The 10 Most Overrated Movies of 2019

So, you’re heading to the cinema, the film you’re about to see is critically acclaimed. There are a few sniffy reviews, but you know how critics are and you’re ready to embrace and enjoy the film. You sit down full of anticipation; this won the audience award at a festival, right? Your favourite critic enjoyed it immensely right? Ok it’s started slowly but I’m sure it’ll pick up. Oh, the middle part isn’t all that good, I’m sure they’ll pull the cat out the bag towards the end. Oh, it’s finished. That wasn’t that good.


1. Ford v. Ferrari

Directed by James Mangold who has impressive credentials such as Logan and Walk The Line; both great films. So, when Ford v. Ferrari (Or Le Mans 66 if you’re from England) came racing onto screens big things were expected and it received mostly glowing reviews.

Ford v. Ferrari isn’t a bad film, far from it. It holds your attention well enough and boasts typically impressive racing sequences and editing. However, this doesn’t hide the fact that it’s bang average. For starters every character feels like they’re in a pantomime, Enzo Ferrari is depicted as this evil, General Snoke-esque leader as he sits in the heavens looking down begrudgingly at Matt Damon.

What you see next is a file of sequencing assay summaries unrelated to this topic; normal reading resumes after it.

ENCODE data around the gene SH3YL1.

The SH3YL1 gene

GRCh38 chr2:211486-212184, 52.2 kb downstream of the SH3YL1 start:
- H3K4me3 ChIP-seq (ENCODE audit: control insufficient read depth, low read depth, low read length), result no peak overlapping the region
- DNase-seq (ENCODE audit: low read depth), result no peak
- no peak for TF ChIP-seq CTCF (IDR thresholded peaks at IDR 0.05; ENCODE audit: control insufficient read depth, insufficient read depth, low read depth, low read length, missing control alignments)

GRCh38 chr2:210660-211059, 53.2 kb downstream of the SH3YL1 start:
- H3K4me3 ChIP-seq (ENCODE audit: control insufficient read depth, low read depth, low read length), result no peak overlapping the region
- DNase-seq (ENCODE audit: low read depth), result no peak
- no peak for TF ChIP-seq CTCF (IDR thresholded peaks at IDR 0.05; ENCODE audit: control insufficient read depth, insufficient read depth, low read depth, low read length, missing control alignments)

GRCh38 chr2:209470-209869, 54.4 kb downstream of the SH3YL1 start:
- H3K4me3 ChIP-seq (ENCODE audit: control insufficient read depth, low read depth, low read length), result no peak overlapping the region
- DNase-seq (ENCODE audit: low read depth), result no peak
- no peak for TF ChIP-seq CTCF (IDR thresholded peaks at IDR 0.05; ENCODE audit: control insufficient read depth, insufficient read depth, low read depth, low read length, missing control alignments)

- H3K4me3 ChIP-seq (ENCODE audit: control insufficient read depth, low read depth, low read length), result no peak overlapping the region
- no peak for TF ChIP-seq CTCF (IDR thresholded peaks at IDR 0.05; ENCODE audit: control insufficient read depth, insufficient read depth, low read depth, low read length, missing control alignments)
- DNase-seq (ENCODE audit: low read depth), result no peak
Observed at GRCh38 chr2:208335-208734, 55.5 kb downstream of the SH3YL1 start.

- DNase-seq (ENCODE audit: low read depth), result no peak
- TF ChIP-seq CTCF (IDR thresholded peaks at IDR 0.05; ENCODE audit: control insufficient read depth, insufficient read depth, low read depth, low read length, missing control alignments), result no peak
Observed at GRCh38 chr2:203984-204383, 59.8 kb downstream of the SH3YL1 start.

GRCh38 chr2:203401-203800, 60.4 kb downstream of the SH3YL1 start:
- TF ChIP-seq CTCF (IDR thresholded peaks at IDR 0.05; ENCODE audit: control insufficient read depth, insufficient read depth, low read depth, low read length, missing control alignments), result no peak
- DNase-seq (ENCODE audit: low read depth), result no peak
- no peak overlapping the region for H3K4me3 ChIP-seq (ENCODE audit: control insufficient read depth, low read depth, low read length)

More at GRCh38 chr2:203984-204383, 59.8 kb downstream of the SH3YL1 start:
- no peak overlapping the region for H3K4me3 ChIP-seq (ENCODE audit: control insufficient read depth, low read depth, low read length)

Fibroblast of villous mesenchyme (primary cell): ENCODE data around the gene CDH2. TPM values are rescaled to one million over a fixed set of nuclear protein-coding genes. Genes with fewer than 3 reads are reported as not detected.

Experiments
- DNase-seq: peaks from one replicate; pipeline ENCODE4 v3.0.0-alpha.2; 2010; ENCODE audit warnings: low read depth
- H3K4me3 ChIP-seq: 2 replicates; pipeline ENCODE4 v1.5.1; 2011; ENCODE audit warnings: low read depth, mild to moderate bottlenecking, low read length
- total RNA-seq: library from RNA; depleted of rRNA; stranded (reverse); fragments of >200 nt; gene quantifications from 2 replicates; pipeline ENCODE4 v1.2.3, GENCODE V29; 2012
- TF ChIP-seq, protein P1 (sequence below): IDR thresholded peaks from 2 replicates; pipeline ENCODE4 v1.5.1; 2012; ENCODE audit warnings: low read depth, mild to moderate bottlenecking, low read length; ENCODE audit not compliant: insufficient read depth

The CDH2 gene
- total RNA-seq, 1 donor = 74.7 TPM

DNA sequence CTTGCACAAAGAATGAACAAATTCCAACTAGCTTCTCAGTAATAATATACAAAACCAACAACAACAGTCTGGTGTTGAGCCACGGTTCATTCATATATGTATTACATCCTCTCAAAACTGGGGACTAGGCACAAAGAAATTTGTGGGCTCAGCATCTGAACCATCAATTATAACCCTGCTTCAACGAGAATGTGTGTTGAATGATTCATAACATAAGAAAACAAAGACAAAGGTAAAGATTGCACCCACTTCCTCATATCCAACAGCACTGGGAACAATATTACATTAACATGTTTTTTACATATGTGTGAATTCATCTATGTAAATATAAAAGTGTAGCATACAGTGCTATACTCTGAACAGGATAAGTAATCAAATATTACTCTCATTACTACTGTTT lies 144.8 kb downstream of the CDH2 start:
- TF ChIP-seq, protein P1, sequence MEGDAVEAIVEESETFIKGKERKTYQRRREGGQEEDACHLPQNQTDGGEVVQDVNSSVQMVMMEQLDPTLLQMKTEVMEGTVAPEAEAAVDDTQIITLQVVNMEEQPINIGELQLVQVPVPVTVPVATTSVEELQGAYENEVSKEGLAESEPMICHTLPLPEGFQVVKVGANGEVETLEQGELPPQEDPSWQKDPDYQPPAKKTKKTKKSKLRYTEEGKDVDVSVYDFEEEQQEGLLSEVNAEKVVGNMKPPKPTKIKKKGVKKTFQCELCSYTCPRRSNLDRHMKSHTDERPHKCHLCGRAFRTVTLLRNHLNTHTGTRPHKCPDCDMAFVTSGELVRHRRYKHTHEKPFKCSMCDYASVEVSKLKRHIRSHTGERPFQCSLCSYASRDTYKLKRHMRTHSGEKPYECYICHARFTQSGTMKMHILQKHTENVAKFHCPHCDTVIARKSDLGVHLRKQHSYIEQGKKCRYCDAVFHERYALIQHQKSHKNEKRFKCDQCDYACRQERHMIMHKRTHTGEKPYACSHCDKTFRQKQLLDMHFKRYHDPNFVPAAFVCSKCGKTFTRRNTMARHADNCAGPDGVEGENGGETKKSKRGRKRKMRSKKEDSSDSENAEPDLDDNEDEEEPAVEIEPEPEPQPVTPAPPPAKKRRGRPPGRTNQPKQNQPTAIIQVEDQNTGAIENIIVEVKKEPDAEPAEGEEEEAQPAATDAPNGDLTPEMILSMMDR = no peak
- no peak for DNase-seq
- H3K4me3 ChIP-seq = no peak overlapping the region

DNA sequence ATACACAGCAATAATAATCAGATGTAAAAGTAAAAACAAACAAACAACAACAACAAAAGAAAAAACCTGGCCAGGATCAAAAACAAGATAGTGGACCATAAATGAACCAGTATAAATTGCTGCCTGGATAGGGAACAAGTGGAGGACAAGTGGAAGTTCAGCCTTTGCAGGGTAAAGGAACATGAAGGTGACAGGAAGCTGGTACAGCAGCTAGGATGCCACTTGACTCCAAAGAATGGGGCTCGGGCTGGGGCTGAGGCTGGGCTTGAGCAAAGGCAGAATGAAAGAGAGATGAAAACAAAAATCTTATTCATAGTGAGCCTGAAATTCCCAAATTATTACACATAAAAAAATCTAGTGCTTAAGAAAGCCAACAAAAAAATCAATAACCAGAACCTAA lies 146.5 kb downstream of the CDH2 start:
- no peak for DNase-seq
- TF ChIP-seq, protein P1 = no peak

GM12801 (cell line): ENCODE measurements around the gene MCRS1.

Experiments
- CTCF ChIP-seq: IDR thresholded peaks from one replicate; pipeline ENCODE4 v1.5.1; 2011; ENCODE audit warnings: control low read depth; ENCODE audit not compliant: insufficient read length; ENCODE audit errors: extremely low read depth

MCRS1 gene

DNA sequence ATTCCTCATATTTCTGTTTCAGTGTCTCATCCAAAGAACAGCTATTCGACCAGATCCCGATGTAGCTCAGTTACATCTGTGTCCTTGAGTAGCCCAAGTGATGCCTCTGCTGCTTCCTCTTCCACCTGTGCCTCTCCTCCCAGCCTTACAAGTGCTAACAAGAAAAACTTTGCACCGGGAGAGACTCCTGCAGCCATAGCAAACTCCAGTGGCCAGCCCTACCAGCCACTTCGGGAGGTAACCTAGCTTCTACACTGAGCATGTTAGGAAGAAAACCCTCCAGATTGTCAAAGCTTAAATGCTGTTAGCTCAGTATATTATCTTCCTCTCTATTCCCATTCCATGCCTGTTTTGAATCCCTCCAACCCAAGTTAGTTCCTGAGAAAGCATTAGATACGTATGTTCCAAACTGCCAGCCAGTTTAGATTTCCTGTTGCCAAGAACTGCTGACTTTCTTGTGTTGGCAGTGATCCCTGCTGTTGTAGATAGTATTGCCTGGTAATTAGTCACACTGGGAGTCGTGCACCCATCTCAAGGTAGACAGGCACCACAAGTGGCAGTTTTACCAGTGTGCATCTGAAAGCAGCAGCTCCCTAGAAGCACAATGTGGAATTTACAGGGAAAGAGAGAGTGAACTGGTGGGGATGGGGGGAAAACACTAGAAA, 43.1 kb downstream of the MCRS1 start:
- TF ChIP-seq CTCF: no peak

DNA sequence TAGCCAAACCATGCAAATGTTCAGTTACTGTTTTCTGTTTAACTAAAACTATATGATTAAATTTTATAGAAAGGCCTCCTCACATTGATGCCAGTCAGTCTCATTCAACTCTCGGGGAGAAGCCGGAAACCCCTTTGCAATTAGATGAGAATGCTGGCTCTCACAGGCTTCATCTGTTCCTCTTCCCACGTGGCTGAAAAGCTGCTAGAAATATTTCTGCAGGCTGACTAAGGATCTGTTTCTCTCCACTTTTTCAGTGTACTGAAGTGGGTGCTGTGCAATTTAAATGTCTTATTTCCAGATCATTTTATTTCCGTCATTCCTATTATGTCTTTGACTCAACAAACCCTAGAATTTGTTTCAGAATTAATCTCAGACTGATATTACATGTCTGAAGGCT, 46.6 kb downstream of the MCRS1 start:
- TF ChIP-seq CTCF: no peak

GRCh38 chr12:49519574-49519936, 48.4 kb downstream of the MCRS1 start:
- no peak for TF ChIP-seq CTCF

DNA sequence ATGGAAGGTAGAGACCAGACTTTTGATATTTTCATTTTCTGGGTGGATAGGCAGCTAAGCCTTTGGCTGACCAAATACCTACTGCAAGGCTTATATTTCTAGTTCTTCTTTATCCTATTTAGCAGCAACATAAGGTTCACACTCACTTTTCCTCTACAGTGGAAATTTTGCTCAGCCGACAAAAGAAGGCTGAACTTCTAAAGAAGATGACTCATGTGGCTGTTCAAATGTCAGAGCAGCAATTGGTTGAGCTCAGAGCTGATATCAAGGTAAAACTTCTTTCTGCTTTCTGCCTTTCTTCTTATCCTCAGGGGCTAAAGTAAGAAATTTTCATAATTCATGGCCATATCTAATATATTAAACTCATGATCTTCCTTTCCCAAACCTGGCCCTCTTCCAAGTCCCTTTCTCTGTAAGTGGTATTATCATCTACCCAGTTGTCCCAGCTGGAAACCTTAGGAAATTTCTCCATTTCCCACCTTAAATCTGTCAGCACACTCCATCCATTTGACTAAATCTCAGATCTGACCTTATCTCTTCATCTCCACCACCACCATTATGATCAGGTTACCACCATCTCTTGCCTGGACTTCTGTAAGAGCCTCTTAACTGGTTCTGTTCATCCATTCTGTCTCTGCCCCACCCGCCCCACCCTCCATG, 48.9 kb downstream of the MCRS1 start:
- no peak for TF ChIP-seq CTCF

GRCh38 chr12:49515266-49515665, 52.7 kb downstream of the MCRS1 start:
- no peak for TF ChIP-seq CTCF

All the while his equally ridiculous right-hand man tries to sabotage Damon’s racing team, all he needs to complete the look is a monocle and twirly moustache. As for Chrstian Bale, he’s an exceptional actor and even here he’s decent. But his accent sounds like he’s doing a walking tour of the United Kingdom which becomes massively jarring and takes you out of the film.

At two and a half hours, the film outstays its welcome by at least half an hour and becomes tiresome towards the end. You don’t hugely care for the characters and while the story is told competently it lacks real spark and ambition.


2. Jojo Rabbit

Written and directed by the highly rated Taika Waititi, the creator of some genuinely great films such as Boy, What We Do in The Shadows and Hunt for The Wilderpeople. He also has an inventive, distinctly Waititi Marvel film under his belt, Thor: Ragnarok. So Jojo Rabbit was one of the most anticipated films of 2019 and the recipient of multiple writing awards and the people’s choice award at the Toronto film festival. So why oh why is it so unfunny, cliched and formulaic?

It’s painful to say because Waititi is an immensely likeable person who’s done some incredible work, but he really dropped the ball on Jojo Rabbit. It has worked for many people who seem to have found a profound connection with the material and there’s definitely a sweet element. Unfortunately, the humour is repetitive and generally quite unfunny. Waititi seems to rely on his actors keeping the energy level on 100 throughout and sacrifices subtly to his humour for over egged charisma.

The idea is pretty formulaic, and the message comes across as derivative – Nazi equals Bad, Love equals Good, War equals Bad, Family equals Good. He pulls off a few smart surprises, especially in one instance but a lot of it is easy to predict and the ending is laid out on a plate, it’s easy to see where Jojo Rabbit is heading.


3. IT: Chapter 2